Wayne loaned me a bunch of keyboards and I had Steven Drozd play on almost every song. It was a big creative shot in the arm.
Weld: Were Steven and Wayne an active part of recording The Lonely Ones?
GC: Steven much more in the actual recording of the record, but Wayne was absolutely early on the biggest sounding board. He was, for better or worse, such a great person to bounce stuff off of. This was the first record that I’ve really spent a lot of time visualizing what I wanted it to sound like. It’s a big thing that I’ve never really done in the past: “What’s the sound gonna be?”
As a songwriter, I was always worried about finding the songs first and then finding the sound later. Well, we did it backwards this time — we wanted to find the sound, and Wayne was a big proponent of that. He told me to drop the guitar. He was like, “Dude, you’re not gonna get there. You’re not going to make the record you want and grow if you don’t make yourself uncomfortable in the creative process.”
So there were many nights where we just listened to music until three in the morning. It sounds crazy, but it was a huge part of making the album.
Weld: I suppose you’re about 20 years younger than Wayne — what is their place in Oklahoma City lore? When you’re a kid, are you raised on that or is Oklahoma City bigger than that?
GC: The city is bigger than that, but I think that they are so community-oriented and involved in things that are larger than music, I think everybody knows who Wayne is, especially, and kind of how they are involved as Oklahoma City natives. That’s been cool because they could have moved away a long time ago, and they’ve chosen to remain and be active and supportive. So, yeah, I think it’s fair to say that they are heroes. For sure.
Weld: And you still live in the community, too, correct?
GC: Absolutely. I moved back a while ago. That was a big part — I never made a record in Oklahoma. I always felt like I had to leave. So this was the first time.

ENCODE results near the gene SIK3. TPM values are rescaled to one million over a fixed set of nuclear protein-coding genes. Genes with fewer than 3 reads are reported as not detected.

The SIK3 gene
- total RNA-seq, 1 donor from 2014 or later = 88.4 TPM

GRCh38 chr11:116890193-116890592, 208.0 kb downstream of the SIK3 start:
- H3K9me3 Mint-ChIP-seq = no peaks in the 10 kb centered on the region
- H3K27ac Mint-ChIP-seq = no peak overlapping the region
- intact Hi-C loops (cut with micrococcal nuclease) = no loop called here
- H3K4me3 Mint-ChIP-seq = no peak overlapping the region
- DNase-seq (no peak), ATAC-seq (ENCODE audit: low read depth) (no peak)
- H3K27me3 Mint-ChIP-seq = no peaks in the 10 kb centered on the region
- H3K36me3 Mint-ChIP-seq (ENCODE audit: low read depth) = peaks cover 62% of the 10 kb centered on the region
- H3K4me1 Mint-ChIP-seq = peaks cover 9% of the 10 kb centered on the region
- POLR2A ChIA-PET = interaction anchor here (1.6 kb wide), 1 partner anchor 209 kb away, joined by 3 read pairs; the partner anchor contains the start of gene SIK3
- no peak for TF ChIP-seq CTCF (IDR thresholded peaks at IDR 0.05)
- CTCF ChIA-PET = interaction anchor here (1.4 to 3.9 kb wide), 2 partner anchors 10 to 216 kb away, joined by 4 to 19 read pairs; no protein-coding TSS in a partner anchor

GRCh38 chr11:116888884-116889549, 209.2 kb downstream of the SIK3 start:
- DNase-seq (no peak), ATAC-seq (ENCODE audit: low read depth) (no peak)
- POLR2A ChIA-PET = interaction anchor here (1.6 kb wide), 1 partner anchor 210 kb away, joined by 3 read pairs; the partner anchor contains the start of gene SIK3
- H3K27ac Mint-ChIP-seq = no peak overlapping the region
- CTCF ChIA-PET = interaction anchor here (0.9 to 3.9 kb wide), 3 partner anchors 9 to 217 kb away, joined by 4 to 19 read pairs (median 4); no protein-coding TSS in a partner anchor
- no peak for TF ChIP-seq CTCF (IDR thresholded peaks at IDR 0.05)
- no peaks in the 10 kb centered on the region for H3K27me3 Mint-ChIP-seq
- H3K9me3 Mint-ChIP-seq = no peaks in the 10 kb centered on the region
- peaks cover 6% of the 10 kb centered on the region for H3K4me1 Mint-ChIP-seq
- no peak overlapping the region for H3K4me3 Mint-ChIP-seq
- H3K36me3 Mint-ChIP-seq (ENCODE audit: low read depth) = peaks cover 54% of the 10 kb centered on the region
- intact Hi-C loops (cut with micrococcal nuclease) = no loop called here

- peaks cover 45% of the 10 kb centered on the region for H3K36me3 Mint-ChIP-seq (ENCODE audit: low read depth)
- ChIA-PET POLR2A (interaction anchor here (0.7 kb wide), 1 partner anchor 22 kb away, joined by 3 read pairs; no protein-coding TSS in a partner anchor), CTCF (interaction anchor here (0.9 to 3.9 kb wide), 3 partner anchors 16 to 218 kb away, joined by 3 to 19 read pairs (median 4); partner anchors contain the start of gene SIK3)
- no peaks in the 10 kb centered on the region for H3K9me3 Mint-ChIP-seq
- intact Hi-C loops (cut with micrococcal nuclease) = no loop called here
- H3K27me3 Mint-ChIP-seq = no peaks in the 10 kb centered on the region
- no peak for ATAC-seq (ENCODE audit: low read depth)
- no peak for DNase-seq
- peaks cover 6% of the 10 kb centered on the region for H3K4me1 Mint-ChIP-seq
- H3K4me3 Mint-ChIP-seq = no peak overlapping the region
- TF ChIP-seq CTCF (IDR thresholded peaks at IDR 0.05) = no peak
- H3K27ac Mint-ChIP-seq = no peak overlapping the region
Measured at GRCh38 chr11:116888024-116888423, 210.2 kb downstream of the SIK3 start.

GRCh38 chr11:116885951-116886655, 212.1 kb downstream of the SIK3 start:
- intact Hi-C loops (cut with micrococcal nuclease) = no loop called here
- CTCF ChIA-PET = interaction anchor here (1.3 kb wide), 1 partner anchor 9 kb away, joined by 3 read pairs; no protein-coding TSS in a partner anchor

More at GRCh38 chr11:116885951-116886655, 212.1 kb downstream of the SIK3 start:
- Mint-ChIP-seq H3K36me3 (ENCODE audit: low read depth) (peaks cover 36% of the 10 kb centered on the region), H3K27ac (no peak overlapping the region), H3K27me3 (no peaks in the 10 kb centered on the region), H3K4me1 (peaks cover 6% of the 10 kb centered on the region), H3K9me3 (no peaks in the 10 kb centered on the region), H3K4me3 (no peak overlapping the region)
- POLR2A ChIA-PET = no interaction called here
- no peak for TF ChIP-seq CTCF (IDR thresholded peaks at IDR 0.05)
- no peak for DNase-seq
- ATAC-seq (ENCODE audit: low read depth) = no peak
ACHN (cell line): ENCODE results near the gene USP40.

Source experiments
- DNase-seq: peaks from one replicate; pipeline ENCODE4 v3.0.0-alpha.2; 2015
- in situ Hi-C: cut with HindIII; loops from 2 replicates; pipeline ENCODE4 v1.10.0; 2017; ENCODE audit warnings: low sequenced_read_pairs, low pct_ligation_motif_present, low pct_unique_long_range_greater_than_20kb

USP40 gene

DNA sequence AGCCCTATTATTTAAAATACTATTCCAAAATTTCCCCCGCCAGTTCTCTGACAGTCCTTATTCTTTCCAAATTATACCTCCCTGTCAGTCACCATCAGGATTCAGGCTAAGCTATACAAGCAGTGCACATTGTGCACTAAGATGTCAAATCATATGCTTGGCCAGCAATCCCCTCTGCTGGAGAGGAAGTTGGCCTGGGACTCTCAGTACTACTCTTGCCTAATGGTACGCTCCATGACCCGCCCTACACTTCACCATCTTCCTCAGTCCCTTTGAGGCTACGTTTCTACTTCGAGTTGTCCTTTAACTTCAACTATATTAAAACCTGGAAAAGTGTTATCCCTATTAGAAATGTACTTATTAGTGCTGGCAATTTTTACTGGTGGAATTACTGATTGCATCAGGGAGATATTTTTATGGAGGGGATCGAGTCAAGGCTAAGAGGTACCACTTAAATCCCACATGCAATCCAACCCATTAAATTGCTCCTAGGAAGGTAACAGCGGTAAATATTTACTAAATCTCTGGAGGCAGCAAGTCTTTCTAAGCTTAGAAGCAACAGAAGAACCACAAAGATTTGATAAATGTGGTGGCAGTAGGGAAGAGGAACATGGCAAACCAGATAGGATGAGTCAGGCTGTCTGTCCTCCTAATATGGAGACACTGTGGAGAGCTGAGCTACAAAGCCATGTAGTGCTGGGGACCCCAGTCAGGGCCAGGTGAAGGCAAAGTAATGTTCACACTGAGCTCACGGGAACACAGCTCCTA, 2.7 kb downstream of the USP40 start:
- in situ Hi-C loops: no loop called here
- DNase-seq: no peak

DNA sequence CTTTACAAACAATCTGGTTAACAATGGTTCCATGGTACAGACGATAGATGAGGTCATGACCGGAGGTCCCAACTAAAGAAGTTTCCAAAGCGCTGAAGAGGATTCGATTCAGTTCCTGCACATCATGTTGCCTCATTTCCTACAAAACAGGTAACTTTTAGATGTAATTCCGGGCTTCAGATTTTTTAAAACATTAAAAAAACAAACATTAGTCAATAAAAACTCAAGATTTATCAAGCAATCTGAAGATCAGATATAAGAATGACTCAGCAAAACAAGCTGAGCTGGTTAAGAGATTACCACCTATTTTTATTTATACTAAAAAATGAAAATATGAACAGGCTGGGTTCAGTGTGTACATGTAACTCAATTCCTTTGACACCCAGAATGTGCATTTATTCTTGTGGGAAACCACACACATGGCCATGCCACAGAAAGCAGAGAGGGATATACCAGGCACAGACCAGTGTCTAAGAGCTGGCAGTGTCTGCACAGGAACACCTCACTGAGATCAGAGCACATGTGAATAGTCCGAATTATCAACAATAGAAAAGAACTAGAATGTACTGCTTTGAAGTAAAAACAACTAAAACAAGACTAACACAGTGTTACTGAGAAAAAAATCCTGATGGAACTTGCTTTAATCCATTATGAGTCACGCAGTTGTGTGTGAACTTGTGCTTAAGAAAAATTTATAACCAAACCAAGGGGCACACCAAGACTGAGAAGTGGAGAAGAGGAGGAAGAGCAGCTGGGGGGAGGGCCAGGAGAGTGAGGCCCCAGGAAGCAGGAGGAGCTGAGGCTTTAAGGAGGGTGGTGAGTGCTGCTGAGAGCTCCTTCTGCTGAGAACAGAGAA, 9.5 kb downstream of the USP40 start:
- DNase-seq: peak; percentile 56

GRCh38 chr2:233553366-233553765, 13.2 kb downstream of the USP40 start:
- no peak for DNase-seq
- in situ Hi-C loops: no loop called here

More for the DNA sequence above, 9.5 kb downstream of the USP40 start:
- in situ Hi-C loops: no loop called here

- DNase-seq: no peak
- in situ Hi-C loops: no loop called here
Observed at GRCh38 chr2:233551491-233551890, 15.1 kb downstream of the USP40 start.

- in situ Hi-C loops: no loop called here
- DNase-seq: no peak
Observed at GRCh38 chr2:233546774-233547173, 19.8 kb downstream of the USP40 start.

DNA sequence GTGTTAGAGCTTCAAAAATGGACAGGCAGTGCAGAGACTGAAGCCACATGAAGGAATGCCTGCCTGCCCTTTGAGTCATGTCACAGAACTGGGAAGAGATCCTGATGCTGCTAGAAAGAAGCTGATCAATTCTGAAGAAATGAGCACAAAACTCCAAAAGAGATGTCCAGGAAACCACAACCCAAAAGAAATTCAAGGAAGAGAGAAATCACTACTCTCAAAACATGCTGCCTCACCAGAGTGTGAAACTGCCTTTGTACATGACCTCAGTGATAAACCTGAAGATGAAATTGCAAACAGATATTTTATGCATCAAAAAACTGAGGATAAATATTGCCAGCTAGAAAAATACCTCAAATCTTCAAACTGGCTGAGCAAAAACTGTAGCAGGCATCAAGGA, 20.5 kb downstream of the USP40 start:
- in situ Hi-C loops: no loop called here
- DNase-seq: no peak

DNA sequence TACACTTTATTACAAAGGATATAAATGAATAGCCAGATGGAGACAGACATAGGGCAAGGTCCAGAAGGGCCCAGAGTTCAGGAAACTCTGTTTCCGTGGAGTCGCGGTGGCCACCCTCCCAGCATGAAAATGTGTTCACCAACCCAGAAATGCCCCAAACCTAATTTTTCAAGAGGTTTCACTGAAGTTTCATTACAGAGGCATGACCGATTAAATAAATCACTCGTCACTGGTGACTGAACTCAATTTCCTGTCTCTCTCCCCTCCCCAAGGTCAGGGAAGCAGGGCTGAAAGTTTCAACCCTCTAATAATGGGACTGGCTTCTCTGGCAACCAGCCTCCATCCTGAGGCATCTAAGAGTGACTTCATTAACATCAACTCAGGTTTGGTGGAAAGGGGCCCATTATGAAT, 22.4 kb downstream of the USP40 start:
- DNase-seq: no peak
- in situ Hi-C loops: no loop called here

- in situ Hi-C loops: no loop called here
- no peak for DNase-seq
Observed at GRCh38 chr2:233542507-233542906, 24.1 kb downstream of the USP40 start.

Weld: You’ve toured with a lot of really massive names — names like Dave Matthews Band and Kelly Clarkson and countless others. Which headliner throughout that time made the greatest effort to support your career?
GC: There’s two. Better Than Ezra was the biggest supporter early on. Kevin [Griffin, Better Than Ezra lead singer] and I have written a lot of songs together and we’ve become true, true friends. And Counting Crows, absolutely. Both of those bands — I would be nowhere without those bands.
Weld: You mentioned Better Than Ezra — when will hear from them again? It’s been a few years since “Paper Empire…”
GC: Soon! I’ve heard the record!
Weld: Oh, it’s done?
GC: Yeah! It’s really good, and I think you’ll be surprised. Similar to my record, they’ve taken a lot of chances and it’s really fun. Tony Hoffer produced the record — he’s produced the Kooks and Belle & Sebastian. They’re in another exciting time. I think you look at what bands like Train has been able to do, and Counting Crows are still going strong. I think a band like Better Than Ezra can do absolutely that. But I’m really thrilled that they are taking a little bit of a left turn creatively.
Weld: Who are the top five American rock bands of all time?
GC: Tom Petty and the Heartbreakers. Bruce Springsteen and the E-Street Band. … I think, all time, this is tough, because you’re never going to get it right. I think I have to — hang on, this is very important that I get this right. … You gotta go — I think Pearl Jam is in there. And I have two more?
Weld: Two more.
GC: Are you gonna be mad at me if I say Fleetwood Mac?
Weld: It’s one of the debatable ones because it’s half and half, but I’m fine with that.
GC: I know. For me, I gotta go Fleetwood Mac. I’m gonna make so many people mad. Because I’m not a huge hard rock fan, so I’m not going to go down that road and be a poseur. You know, I’m gonna say, R.E.M.
Weld: That’s my all-time favorite band. Great choice.
Graham Colton will play WorkPlay on March 2. Doors open at 6:30 p.m., with the show set to begin at 8 p.m. Cumulus will open, and tickets are available for $12. For more information, call (205) 879-4773.